This public process, where competing uses and values are debated and balanced, is the heart of public lands and why they are important. After all, the Ochoco National Forest is owned by all Americans, and as part-owners, we all get to have a say in how they are managed.

Unfortunately, when it comes to our public lands, too often the thumb is on the scale for activities like logging, mining, grazing, and energy development, over other values like public access, recreation, clean water, and wildlife. A message of increased extraction was exactly what the Bundy brothers and their armed brethren were preaching when they forcibly occupied the Malheur National Wildlife Refuge last winter, denying by force that the American public had any claim to national public lands at all.

Last year, a Political Action Committee put forth a natural resource plan for the Ochoco National Forest and all other public land within Crook County. The plan sought to prioritize logging and extractive uses over clean water, wildlife, and low impact recreation. The plan was assembled by a closed committee without diverse stakeholder representation or public support. It is exactly the opposite of how good public lands decisions should be made.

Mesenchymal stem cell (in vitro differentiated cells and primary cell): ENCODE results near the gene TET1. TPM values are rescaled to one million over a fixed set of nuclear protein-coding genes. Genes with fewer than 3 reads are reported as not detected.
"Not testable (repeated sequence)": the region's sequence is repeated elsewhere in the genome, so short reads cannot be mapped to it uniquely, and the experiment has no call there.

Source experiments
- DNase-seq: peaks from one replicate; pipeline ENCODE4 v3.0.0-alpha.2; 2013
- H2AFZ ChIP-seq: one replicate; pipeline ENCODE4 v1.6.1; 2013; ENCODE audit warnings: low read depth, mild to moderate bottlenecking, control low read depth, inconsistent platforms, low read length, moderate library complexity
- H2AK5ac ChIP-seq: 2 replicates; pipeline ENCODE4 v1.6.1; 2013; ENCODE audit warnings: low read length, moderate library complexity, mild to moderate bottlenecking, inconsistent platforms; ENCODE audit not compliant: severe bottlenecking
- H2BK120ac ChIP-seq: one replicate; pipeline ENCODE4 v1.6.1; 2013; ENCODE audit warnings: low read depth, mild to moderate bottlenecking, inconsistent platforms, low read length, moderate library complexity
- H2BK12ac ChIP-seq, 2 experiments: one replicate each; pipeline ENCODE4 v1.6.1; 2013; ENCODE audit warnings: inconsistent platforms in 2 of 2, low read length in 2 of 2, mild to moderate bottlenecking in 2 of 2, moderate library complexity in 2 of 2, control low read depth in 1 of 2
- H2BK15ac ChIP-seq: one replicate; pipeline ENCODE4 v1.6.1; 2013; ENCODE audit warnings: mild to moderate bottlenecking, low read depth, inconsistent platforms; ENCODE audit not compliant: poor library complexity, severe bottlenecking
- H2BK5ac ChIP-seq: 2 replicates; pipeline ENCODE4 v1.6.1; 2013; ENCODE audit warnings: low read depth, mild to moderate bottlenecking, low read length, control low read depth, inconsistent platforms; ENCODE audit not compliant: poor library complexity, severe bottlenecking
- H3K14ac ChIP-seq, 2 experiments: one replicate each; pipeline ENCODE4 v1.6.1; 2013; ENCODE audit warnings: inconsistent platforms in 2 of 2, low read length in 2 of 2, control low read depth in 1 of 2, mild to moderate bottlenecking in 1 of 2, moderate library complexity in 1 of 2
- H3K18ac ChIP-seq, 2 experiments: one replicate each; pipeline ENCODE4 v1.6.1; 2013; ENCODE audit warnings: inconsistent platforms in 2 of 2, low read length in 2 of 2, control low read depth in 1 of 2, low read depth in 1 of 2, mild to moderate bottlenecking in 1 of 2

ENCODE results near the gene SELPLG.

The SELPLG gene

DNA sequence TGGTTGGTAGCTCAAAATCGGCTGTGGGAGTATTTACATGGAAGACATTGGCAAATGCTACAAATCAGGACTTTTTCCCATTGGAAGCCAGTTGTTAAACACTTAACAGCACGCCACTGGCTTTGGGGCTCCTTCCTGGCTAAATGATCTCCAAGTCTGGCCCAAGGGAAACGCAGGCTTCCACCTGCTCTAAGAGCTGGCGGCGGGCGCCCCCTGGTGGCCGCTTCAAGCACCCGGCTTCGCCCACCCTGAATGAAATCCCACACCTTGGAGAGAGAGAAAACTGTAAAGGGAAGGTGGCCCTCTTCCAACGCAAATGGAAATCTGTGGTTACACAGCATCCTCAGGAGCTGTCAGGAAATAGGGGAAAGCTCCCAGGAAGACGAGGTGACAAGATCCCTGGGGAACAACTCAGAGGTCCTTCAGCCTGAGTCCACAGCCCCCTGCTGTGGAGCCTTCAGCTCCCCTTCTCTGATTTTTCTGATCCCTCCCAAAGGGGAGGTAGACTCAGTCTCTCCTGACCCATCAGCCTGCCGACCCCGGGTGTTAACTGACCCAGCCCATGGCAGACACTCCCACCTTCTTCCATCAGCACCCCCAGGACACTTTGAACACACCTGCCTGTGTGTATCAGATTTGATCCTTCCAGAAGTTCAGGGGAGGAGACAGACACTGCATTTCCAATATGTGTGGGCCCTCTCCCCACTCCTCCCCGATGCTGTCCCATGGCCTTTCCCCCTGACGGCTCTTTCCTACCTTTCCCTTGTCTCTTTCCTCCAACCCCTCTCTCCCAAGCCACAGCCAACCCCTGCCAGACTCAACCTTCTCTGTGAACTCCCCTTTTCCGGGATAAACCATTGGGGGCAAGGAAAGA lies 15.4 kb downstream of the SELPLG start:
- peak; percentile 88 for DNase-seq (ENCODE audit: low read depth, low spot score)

We need to recognize that central Oregon's sustainable economic engines are directly linked to our quality of life and recreational opportunities. It is time to reject efforts to return to the destructive logging practices of the last century. Instead, we should be looking towards the future; a future that recognizes the importance of protecting water quality, wildlife, wildlife habitat, and quiet recreation.

The proposed Ochoco Mountains National Recreation Area would protect old growth, restore fish and wildlife habitat and maintain the public's right to responsibly enjoy the Ochoco Mountains for generations to come. The Ochoco Mountains National Recreation Area proposal would balance fuels reduction, wildlife protection, and recreational opportunities.